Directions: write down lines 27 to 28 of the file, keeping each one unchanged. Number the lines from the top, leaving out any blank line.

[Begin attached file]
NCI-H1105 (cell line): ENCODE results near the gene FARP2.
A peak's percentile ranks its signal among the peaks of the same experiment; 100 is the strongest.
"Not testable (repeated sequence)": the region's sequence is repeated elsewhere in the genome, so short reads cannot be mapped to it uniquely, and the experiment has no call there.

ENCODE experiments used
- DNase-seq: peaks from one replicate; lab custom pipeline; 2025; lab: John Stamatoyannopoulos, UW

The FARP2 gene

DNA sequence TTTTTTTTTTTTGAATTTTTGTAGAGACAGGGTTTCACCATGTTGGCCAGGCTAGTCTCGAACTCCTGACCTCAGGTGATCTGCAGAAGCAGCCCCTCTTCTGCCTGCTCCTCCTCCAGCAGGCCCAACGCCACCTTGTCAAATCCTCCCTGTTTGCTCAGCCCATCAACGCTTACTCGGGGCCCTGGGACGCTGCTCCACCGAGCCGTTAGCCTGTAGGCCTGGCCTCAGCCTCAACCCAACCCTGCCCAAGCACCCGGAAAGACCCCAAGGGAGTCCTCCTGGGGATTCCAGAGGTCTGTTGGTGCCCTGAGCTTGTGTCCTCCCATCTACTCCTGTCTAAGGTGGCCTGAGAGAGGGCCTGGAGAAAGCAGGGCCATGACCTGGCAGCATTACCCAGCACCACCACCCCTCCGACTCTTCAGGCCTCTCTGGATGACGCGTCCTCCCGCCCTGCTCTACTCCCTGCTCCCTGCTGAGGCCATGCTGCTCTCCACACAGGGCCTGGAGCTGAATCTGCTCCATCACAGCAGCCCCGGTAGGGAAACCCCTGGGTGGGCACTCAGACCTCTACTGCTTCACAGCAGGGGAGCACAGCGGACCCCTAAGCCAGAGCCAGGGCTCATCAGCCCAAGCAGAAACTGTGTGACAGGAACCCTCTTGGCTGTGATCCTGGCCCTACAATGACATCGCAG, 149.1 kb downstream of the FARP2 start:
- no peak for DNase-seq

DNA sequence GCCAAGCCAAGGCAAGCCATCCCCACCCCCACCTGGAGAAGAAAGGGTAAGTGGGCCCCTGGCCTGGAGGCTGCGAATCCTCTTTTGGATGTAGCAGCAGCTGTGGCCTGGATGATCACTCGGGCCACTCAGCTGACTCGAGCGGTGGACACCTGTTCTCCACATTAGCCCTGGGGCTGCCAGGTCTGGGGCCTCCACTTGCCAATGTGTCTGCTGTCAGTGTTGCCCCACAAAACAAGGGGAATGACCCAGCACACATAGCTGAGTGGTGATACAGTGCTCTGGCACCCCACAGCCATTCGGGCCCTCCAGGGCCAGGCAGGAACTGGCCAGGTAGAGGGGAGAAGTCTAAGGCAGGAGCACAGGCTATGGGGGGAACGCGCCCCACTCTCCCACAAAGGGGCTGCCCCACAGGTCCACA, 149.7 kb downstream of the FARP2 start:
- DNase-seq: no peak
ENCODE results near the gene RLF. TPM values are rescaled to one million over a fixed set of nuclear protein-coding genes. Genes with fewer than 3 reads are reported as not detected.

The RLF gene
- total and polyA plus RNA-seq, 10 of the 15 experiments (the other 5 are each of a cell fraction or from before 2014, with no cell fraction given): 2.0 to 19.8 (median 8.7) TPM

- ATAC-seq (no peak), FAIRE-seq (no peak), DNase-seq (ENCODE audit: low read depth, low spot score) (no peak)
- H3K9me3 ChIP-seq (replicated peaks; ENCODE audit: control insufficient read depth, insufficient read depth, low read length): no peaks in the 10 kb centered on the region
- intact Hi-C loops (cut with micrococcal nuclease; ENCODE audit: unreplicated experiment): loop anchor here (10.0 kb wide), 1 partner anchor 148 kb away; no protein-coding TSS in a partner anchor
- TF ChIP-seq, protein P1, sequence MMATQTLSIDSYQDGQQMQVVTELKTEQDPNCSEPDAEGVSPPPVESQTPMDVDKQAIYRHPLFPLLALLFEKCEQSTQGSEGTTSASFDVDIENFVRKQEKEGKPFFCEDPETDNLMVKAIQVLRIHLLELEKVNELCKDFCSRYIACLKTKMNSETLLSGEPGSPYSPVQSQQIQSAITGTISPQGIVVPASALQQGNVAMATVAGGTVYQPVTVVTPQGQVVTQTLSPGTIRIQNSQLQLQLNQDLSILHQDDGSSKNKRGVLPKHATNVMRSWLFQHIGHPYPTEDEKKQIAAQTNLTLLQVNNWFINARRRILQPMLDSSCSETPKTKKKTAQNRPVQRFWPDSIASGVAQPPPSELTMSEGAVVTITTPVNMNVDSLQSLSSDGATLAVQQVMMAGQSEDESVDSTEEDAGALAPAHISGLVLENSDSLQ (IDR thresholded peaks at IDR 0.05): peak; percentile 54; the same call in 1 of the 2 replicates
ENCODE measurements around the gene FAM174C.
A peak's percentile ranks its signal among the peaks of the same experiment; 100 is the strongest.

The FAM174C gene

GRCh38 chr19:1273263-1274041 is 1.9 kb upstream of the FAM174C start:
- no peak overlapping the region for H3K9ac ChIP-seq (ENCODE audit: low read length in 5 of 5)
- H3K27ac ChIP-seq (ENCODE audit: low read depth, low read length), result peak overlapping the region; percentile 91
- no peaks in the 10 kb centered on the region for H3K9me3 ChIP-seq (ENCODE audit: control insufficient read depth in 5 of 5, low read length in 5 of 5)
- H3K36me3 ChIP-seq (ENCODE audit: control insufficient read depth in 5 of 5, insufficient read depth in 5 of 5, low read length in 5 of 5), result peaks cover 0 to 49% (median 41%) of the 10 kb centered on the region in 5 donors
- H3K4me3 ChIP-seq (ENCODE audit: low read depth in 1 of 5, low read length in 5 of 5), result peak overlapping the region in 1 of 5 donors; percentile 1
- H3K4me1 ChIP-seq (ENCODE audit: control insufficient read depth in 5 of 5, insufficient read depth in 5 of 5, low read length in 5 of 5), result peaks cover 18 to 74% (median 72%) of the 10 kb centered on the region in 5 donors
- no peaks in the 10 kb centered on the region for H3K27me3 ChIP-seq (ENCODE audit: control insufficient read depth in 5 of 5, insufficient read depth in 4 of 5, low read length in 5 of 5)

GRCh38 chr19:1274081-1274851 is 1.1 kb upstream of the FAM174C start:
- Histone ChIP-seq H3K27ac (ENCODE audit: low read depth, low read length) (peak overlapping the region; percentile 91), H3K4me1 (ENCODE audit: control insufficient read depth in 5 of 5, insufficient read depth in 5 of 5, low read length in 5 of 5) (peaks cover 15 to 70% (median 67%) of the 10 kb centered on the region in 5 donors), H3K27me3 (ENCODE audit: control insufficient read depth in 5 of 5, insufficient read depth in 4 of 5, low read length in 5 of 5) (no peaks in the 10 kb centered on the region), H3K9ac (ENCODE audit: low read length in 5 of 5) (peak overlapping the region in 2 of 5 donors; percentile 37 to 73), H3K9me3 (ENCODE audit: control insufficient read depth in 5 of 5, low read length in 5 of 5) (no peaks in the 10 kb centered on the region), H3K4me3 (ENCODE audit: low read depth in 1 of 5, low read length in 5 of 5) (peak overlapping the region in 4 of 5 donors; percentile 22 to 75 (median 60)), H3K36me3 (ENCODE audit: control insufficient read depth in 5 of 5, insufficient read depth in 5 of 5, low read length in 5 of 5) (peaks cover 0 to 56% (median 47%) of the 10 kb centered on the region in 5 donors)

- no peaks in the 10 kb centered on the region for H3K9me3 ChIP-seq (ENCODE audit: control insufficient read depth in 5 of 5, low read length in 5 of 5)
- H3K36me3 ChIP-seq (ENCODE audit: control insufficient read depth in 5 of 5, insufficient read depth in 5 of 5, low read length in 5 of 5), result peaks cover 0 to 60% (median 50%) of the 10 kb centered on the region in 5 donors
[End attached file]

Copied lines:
- H3K4me1 ChIP-seq (ENCODE audit: control insufficient read depth in 5 of 5, insufficient read depth in 5 of 5, low read length in 5 of 5), result peaks cover 18 to 74% (median 72%) of the 10 kb centered on the region in 5 donors
- no peaks in the 10 kb centered on the region for H3K27me3 ChIP-seq (ENCODE audit: control insufficient read depth in 5 of 5, insufficient read depth in 4 of 5, low read length in 5 of 5)